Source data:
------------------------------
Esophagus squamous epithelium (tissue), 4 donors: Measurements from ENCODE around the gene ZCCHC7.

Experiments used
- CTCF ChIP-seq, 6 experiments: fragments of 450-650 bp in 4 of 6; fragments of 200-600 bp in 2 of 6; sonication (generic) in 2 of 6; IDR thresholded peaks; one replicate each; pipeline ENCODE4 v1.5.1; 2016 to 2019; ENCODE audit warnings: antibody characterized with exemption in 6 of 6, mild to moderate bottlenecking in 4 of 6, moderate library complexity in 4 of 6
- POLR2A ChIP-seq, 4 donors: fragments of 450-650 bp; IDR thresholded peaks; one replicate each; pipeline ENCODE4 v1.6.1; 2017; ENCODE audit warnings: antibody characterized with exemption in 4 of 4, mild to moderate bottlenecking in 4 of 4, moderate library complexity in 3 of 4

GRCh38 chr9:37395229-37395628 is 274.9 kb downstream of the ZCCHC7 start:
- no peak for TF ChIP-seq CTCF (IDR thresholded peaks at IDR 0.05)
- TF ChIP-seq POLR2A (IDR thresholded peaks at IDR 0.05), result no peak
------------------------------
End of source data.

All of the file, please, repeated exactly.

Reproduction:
Esophagus squamous epithelium (tissue), 4 donors: Measurements from ENCODE around the gene ZCCHC7.

Experiments used
- CTCF ChIP-seq, 6 experiments: fragments of 450-650 bp in 4 of 6; fragments of 200-600 bp in 2 of 6; sonication (generic) in 2 of 6; IDR thresholded peaks; one replicate each; pipeline ENCODE4 v1.5.1; 2016 to 2019; ENCODE audit warnings: antibody characterized with exemption in 6 of 6, mild to moderate bottlenecking in 4 of 6, moderate library complexity in 4 of 6
- POLR2A ChIP-seq, 4 donors: fragments of 450-650 bp; IDR thresholded peaks; one replicate each; pipeline ENCODE4 v1.6.1; 2017; ENCODE audit warnings: antibody characterized with exemption in 4 of 4, mild to moderate bottlenecking in 4 of 4, moderate library complexity in 3 of 4

GRCh38 chr9:37395229-37395628 is 274.9 kb downstream of the ZCCHC7 start:
- no peak for TF ChIP-seq CTCF (IDR thresholded peaks at IDR 0.05)
- TF ChIP-seq POLR2A (IDR thresholded peaks at IDR 0.05), result no peak